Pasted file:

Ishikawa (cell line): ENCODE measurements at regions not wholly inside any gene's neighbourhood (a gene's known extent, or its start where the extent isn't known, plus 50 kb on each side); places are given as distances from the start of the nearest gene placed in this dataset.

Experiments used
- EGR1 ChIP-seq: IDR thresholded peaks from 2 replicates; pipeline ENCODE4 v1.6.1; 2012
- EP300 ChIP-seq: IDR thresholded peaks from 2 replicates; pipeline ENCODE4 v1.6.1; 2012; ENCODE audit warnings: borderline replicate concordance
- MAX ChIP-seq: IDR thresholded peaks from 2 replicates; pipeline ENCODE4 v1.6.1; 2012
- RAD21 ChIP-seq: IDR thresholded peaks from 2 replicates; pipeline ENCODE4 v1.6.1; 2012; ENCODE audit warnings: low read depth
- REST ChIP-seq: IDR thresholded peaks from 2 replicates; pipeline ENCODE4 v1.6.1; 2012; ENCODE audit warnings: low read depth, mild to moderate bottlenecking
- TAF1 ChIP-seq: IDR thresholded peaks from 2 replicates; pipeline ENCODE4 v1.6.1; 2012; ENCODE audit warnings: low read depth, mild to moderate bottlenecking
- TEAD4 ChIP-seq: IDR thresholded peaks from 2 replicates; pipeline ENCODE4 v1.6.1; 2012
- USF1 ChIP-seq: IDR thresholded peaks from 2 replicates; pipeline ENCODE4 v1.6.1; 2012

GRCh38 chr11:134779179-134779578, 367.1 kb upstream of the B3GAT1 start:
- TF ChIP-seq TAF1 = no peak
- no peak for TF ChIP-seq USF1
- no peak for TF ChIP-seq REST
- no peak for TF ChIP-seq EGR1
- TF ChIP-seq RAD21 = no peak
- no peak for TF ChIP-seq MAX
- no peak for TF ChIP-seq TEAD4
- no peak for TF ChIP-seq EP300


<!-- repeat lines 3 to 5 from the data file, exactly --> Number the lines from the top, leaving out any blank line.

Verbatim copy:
- EGR1 ChIP-seq: IDR thresholded peaks from 2 replicates; pipeline ENCODE4 v1.6.1; 2012
- EP300 ChIP-seq: IDR thresholded peaks from 2 replicates; pipeline ENCODE4 v1.6.1; 2012; ENCODE audit warnings: borderline replicate concordance
- MAX ChIP-seq: IDR thresholded peaks from 2 replicates; pipeline ENCODE4 v1.6.1; 2012